Collection location: Langhor Rd., Hyalite Canyon, Gallatin Co., Montana, USA [Click for map]
|User’s votes are weighted by their contribution to the site (log10 contribution). In addition, the user who created the observation gets an extra vote.|
|I’d Call It That||3.0||0.00||0|
|Promising||2.0||4.87||1||(Edward Barge (landsnorkler))|
sum(score * weight) /
(total weight + 1)
For now I suppose it’s a “take your pick” situation with the names, though it looks to me like “flavidus” has the upper hand at this point.
S. umbonatus is an american name, flavidus european. I guess they are both current names because they still haven’t investigated them. But I beleive now that they are synonyms, and apparently not possible to tell apart by macro or micro characters.
I don’t know if anyone has tried to prove if they are separate or synonyms by looking at their DNA yet. One problem is that many Suillus species are cloesly related and differ very little in the ITS region.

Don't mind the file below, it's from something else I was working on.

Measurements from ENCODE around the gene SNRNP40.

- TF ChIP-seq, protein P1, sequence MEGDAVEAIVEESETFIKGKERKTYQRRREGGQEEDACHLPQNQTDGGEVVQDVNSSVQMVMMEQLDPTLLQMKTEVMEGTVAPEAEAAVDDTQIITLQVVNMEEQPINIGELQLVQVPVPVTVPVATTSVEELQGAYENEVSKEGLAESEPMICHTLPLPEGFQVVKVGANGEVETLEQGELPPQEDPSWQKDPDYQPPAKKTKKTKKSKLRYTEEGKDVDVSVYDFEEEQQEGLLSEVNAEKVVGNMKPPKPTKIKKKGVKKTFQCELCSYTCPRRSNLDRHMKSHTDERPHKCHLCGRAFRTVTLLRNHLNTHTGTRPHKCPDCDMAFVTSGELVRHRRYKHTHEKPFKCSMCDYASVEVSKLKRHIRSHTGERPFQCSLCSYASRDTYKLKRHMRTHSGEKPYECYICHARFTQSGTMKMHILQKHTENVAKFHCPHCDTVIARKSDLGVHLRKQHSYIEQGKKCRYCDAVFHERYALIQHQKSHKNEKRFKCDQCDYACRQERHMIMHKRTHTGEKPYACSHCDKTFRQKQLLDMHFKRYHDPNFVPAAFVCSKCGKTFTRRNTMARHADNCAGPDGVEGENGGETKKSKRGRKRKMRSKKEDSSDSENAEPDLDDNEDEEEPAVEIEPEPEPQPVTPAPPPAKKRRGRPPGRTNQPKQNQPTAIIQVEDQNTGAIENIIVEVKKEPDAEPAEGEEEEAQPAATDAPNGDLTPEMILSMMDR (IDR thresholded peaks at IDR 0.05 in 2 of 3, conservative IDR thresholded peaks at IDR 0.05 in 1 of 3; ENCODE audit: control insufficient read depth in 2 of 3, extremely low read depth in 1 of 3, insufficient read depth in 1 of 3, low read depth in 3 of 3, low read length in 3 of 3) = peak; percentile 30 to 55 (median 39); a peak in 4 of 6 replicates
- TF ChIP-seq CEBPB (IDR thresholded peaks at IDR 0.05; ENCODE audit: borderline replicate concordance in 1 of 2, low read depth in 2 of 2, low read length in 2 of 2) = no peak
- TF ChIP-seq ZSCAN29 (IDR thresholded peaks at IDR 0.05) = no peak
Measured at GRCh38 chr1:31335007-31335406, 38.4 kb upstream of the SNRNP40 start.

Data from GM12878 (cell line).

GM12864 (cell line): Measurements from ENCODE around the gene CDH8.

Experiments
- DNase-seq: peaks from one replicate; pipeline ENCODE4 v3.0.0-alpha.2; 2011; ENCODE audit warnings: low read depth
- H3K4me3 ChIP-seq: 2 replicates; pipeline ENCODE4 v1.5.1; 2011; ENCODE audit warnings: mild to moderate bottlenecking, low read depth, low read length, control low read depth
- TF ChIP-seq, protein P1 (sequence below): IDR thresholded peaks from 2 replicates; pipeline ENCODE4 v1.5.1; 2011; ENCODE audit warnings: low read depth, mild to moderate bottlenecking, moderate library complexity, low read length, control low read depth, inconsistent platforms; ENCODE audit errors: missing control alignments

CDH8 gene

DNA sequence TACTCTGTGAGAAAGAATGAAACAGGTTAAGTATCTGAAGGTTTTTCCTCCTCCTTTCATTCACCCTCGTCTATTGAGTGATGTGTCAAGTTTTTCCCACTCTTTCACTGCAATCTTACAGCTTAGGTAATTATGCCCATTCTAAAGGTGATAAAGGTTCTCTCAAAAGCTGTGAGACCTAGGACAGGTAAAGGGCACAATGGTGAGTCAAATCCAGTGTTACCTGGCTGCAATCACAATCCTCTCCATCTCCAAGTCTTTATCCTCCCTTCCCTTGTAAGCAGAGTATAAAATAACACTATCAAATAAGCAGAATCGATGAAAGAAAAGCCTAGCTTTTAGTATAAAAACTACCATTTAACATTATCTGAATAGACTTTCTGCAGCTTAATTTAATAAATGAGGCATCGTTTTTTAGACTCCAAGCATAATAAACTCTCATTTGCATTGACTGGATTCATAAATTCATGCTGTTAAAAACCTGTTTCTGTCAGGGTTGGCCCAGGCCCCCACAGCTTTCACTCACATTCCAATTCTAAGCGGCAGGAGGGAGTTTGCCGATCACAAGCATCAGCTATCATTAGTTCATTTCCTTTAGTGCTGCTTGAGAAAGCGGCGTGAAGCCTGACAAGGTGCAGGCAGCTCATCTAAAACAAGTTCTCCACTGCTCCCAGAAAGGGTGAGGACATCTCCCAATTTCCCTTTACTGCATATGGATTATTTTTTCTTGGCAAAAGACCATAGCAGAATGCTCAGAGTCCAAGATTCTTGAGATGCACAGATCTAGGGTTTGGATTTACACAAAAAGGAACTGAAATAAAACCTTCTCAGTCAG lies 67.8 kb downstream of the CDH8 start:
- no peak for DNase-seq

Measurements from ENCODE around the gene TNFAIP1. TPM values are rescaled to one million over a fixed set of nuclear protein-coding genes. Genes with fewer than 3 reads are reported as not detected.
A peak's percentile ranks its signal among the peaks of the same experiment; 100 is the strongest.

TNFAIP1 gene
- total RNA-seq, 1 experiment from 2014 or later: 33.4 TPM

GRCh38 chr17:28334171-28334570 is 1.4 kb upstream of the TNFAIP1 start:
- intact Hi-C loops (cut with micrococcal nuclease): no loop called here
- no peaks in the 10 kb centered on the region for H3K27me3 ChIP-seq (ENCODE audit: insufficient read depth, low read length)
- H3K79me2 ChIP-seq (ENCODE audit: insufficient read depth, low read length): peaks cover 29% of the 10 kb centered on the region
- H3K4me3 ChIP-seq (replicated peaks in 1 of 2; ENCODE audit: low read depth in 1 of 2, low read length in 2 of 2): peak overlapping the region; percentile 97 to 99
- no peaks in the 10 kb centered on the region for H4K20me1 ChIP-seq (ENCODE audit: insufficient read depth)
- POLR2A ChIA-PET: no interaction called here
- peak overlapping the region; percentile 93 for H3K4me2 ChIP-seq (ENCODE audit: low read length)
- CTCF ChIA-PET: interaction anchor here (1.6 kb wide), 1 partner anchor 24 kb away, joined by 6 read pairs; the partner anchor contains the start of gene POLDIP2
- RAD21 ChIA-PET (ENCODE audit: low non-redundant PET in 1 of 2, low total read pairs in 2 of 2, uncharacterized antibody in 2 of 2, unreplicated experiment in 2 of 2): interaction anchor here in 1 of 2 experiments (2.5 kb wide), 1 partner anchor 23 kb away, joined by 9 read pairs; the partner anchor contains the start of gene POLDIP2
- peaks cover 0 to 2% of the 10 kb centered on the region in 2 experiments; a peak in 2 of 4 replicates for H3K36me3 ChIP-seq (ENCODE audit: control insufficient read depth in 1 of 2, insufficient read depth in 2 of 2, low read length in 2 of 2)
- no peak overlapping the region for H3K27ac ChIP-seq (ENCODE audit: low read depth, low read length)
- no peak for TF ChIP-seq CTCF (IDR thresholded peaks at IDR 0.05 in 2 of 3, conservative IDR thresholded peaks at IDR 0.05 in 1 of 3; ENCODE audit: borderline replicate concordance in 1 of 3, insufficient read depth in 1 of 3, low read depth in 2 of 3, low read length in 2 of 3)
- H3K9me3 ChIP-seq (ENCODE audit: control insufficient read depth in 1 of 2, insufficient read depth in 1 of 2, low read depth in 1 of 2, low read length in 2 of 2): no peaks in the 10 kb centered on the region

When I compare sequences umbonatus/flavidus from european and american collections, they look the same to me – they differ by one or two nucleotides, but that is from collections both within and between our continents, and not always the same position in the chain.
I know this as Suillus flavidus. The literature I’ve checked is conflicting on the relationship of the two names. Separate or synonymous? IF and Mycobank list both names as valid. Kuo suggests synonymy as does Miller. Bessete et al in North American Boletes say Moser placed the two in synonymy in 1997. “Flavidus” is the older name. If they are separate, how do they differ?
Created: 2013-09-12 22:06:04 CDT (-0400)
Last modified: 2013-09-12 22:06:08 CDT (-0400)
Viewed: 53 times, last viewed: 2017-06-16 13:57:04 CDT (-0400)